New on Disability.Blog:
By Guest Blogger Beth Schill
Ahhh… Invisibility. It’s one of those superpowers we dream about as kids and, let’s face it, as adults too. How often do we wish we could be a fly on the wall, to listen in on conversations, to see what people are like when nobody’s looking? “To be invisible,” we think, “now that would be cool!”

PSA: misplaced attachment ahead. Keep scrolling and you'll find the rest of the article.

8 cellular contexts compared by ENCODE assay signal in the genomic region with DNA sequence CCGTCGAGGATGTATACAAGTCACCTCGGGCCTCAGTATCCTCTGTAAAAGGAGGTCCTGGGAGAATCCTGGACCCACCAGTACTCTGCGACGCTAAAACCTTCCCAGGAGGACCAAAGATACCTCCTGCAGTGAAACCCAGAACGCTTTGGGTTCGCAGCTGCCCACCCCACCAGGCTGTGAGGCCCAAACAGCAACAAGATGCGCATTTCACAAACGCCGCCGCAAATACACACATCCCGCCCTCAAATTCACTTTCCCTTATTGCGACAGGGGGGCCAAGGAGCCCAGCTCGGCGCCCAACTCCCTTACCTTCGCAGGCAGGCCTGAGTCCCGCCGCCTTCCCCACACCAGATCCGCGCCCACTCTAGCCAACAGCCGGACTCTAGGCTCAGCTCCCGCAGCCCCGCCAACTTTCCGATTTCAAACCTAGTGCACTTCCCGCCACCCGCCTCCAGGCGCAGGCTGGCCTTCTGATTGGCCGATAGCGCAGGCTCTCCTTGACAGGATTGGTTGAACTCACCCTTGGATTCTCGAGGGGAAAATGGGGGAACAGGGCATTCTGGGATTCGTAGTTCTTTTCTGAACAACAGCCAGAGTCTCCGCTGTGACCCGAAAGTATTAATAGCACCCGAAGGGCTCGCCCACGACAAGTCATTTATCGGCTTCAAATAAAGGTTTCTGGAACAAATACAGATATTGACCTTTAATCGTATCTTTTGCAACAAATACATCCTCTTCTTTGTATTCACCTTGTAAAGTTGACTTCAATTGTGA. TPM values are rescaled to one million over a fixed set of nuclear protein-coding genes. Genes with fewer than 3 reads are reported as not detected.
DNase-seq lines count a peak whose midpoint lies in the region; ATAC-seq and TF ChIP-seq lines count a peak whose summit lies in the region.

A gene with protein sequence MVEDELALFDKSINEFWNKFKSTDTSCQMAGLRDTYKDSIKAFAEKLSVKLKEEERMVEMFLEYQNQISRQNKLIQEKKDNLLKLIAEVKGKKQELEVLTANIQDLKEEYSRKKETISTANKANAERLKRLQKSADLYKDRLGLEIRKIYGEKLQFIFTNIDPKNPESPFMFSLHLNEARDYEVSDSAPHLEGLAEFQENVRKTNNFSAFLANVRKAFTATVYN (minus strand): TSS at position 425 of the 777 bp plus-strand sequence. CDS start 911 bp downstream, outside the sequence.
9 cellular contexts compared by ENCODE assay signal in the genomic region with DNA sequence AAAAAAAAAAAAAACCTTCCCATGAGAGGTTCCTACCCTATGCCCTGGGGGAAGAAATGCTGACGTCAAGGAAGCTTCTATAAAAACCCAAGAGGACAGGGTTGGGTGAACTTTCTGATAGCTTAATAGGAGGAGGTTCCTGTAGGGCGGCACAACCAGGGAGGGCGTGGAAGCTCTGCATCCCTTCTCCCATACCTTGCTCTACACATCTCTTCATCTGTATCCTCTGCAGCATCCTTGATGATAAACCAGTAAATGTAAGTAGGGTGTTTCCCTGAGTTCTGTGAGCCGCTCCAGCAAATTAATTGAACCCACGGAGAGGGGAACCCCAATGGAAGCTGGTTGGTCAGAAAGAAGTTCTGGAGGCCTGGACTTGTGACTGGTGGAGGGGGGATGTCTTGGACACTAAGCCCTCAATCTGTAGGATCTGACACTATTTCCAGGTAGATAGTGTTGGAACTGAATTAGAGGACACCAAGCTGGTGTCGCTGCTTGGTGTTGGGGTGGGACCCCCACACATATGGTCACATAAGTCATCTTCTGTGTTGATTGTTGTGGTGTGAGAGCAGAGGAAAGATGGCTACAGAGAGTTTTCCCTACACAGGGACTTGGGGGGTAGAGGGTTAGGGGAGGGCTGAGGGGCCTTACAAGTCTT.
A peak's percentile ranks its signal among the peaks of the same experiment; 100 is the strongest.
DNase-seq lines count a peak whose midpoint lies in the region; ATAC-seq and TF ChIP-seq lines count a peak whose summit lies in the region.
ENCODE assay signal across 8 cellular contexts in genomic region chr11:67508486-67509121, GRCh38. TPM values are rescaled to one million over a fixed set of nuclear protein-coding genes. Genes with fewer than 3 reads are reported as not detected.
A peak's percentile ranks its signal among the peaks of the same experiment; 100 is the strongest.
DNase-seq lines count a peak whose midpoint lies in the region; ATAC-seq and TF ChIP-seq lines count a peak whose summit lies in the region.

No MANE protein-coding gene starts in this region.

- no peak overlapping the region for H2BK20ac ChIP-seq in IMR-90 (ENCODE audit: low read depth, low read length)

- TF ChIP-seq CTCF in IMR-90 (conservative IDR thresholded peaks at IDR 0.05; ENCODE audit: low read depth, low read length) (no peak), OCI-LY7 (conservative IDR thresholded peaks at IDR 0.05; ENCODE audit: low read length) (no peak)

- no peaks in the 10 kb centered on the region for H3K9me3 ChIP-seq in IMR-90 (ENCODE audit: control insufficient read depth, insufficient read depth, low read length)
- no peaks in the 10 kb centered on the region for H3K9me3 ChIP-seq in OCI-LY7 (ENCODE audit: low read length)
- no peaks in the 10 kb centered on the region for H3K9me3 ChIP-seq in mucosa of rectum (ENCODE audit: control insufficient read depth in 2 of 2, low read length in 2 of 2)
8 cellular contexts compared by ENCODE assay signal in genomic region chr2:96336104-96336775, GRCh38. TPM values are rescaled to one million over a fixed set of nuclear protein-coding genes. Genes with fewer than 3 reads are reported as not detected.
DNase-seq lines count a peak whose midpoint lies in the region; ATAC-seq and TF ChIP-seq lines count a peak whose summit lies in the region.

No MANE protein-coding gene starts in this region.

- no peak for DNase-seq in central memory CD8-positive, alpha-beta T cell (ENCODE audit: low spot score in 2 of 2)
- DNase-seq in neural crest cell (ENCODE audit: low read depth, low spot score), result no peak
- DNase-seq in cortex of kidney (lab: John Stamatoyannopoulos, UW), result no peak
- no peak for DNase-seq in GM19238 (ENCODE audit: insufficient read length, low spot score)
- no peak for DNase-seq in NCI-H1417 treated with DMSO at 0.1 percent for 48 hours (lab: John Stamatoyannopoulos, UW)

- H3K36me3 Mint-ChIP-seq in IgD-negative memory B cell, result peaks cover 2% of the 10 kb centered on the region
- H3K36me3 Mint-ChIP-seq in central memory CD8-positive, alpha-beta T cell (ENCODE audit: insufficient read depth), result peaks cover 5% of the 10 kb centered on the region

Well, for those of us with invisible disabilities, being invisible is not always as great as one may think. On the one hand, no one can tell if we have a disability just by looking at us. And for those who face visible disabilities, I can only imagine how difficult that must be. Yet for those faced with an invisible disability, it can be difficult for us in school or the workplace to not feel understood as we deal with our own health issues. Many people see us as able-bodied adults, and wonder why we can’t work an extra few hours, why we take so long doing problems or taking an exam or why we can’t pull our own weight. In short, it can be a very confusing and lonely experience.